Gen. Abizaid: Noose is Tightening on Terrorists

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Al Qaeda is feeling the pinch from intelligence units working to flush out terrorist leaders including Usama bin Laden (search), Gen. John Abizaid, the head of U.S. Central Command, told lawmakers on Capitol Hill on Tuesday.

Abizaid said U.S. commanders and intelligence officials still believe that bin Laden and senior leaders of Al Qaeda (search) are hiding in the Afghan/Pakistan border region and Pakistan is continuing to pressure the terrorist group. Though he didn't name any new breakthroughs in the hunt, Abizaid said the maturing efforts in the region are helping to "narrow the ring until we get the senior leadership" of Al Qaeda.

"We have been successful in really working specific aspects of the network in such a way that it is much less effective this year than last year. In the Pakistan, Afghanistan area, in particular, there's indications they are having difficulty gaining money and there's indication of concern from various intelligence sources about the safety of being able to continue to operate in those areas," he told members of the Senate Armed Services Committee.

Abizaid warned that it's not yet time to celebrate and referred to evidence revealed Monday that shows bin Laden still is trying to attack the United States. U.S. officials said they had intercepted communications between bin Laden and Iraq-based terrorist Abu Musab al-Zarqawi (search) in which bin Laden encouraged Zarqawi and his group to focus on attacks inside the United States.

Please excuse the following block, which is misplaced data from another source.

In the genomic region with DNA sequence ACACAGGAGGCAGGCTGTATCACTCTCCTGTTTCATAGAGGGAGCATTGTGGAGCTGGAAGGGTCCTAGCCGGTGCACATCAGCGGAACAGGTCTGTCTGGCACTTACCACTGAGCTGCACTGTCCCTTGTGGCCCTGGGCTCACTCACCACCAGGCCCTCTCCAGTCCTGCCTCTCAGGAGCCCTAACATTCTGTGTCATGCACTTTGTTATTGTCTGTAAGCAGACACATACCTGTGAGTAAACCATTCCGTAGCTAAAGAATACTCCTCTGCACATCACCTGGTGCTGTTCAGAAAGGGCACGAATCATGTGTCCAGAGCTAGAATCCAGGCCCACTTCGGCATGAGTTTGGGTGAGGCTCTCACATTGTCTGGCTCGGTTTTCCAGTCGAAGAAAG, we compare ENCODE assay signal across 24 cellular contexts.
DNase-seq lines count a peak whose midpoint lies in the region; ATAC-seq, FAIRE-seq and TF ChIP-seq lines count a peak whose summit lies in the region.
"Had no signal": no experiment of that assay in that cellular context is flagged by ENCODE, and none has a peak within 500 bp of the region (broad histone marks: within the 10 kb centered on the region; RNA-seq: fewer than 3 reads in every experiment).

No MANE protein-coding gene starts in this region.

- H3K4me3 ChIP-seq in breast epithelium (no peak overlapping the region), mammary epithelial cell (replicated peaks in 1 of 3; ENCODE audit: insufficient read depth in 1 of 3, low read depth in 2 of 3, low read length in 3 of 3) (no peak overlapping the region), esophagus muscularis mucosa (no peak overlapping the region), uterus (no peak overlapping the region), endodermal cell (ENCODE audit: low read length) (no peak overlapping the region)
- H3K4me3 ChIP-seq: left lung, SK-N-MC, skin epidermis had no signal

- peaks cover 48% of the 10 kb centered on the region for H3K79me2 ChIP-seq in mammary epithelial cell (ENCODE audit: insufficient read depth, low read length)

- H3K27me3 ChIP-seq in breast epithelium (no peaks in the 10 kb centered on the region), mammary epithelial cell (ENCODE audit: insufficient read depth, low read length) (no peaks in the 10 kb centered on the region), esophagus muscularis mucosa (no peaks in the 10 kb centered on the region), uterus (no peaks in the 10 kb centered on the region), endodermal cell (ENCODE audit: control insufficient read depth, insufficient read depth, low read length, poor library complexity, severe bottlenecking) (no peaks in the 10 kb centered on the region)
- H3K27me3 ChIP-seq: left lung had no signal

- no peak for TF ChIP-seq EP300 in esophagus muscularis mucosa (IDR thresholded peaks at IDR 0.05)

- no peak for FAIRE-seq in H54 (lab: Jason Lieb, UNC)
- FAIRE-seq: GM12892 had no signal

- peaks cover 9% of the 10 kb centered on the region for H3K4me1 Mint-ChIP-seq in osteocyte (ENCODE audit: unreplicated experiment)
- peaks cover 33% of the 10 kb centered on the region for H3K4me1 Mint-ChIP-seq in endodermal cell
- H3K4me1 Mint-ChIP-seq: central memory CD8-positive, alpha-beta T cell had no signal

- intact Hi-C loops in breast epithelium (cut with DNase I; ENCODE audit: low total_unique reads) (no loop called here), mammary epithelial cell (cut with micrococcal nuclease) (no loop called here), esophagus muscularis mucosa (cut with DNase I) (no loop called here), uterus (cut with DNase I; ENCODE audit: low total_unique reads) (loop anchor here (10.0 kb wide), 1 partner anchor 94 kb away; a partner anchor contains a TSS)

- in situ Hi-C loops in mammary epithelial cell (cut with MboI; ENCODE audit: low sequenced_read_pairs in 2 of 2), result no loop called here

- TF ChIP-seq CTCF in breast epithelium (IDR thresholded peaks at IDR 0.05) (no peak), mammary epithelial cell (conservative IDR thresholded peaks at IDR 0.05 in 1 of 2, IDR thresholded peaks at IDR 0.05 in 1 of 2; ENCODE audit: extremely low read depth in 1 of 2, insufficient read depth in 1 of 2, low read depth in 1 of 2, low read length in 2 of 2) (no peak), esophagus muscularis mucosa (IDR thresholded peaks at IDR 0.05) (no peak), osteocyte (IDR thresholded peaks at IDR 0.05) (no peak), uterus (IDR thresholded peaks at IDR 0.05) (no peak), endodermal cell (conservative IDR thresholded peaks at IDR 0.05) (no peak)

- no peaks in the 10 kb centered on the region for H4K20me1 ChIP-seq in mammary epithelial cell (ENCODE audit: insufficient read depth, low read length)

Though none of the information obtained over the past several weeks indicated anything specific in the message, the Department of Homeland Security issued a classified bulletin to officials over the weekend about the intelligence.

DHS spokesman Brian Roehrkasse said the United States has no immediate plans to raise its national alert level but the intelligence "reiterates the desire by Al Qaeda and its associates to target the homeland."

Abizaid said Zarqawi and his network, "Al Qaeda in Iraq," are still active there but the network is starting to break from within.

"We have been very successful against [Zarqawi's] network and we have been successful against his network because of Iraqi intelligence sources, because of treason within his own organization, because people are getting tired of what he's doing, which is killing innocent Iraqi people for no reason whatsoever. And his days in Iraq are numbered," he said.

Iraqi officials said they expect to take Zarqawi soon; they recently nabbed a key associate and driver of the Jordanian-born terror leader. He has a $25 million U.S. bounty on his head and is known by several other names.

Abizaid also was confident that sometime this year Iraqi forces would take the lead in fighting insurgents in the majority of the country, but he added that it is uncertain they will be able to do the same in the toughest areas.

FOX News' Bret Baier and Nick Simeone and The Associated Press contributed to this report.